Residents spoke of the risk of kids being maimed by dogs loose in neighborhoods. They said shooting such animals is not an option when other houses are close by.
Loretta Spearing of the Windsor Heights Subdivision said she must arm herself to feel safe while walking in her neighborhood because of threatening dogs.
“We have a very, very serious problem, not just in this neighborhood, but in the county,” said Spearing. “There’s a difference between dogs on a farm and in a neighborhood....We need to come up with a sensible solution not just for our neighborhood but for the county.”
Commissioner Bruce Scogin pointed out that there is a dangerous dog ordinance in the county.
“The only thing stopping us from enforcing it is we don’t have someone appointed to take care of it,” said Scogin.
Commissioner Mike Youngblood said the county must hit ordinance violators in the pocketbook with fines, a measure he said will help people remember to keep their dogs under control.
Commissioner Bill Taylor said he’s had three goats killed by dogs and that he is tired of dogs threatening people and other animals.

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To read more about the local events in Madison County, including births, weddings, sports news and school news, see this week's Madison County Journal.

Parents upset over
proposed student transfers
Several parents, some in tears, made it clear that they opposed moving their young children to new schools next fall.
Meetings were held in each affected school over the past week. The proposal, which is scheduled to be decided at the March 16 meeting of the board of education, calls for redrawing school district lines in an effort to balance out the student population between Madison County’s five elementary schools.
Two schools, Hull-Sanford and Danielsville, are at or above their capacity and are looking at mobile classrooms, while two others, Colbert and Comer, have more room.
The planned changes would move fewer than 100 students, according to Superintendent Keith Cowne, who notes that disparity in school populations must be addressed by most school systems at times. He points out that there are currently 560 students at Danielsville Elementary versus 299 at Comer Elementary.
“This (move) will better balance the student-teacher ration,” Cowne told a reporter Monday. “...And spending money on mobile classrooms doesn’t make sense when there is space available at another school.”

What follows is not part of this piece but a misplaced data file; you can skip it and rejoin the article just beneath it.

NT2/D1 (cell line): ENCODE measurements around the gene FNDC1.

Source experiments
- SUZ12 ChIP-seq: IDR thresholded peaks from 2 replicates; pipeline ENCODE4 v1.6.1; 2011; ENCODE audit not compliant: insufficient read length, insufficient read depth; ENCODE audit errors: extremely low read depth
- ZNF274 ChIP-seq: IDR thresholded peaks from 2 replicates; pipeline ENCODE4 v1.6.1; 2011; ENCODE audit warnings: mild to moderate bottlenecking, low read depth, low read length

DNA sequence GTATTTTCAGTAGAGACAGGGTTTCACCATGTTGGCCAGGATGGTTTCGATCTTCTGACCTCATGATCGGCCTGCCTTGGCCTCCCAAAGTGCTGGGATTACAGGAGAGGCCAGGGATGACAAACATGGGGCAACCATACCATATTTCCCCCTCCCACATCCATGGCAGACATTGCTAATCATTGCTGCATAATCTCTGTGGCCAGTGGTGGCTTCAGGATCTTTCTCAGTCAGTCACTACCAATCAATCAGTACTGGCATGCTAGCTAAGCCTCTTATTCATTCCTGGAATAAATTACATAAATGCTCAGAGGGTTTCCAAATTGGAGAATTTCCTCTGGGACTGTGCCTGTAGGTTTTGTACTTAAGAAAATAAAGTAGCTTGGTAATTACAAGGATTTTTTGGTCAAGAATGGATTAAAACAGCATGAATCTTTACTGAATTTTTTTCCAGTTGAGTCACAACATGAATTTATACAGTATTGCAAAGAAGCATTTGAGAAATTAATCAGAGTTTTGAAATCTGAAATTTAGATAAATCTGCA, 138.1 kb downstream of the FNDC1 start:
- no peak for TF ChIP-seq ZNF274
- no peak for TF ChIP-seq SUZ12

But many of the students and their parents who would be affected are not pleased.
“My son loves this school,” said the mother of a Hull-Sanford second grader. “He told me that he refuses to go to Colbert.”
Another mother argued that children need stability.
“It is so disruptive to have them change schools at so young an age,” she said.
Among the parents most upset are those from the eastern part of Harrison District whose children will be moved from Danielsville to Comer. They object because the bus ride will be longer. School officials acknowledged that the ride would cover an additional three miles.
“I guess those Harrison people have something against Comer,” said a long-time Comer resident. “Perhaps they don’t realize that Comer Elementary receives extra funding from the ‘Gholston Will’ that gives the students there an advantage.”
Asst. Superintendent Mitch McGee informed the parents that those students being transferred can request variances that would allow them to stay in their current school under some conditions. All fifth graders requesting variances will automatically receive them. If variances are granted, parents will be responsible for transportation to the schools. If the changes are approved, the board of education will try to deal with all variance requests at a single meeting.
Parents were given forms to fill out with space for their comments on the proposed district changes. Additional forms are available at the affected schools and at the BOE office in Danielsville. Forms should be dropped off at the schools or at the office before the Tuesday board meeting.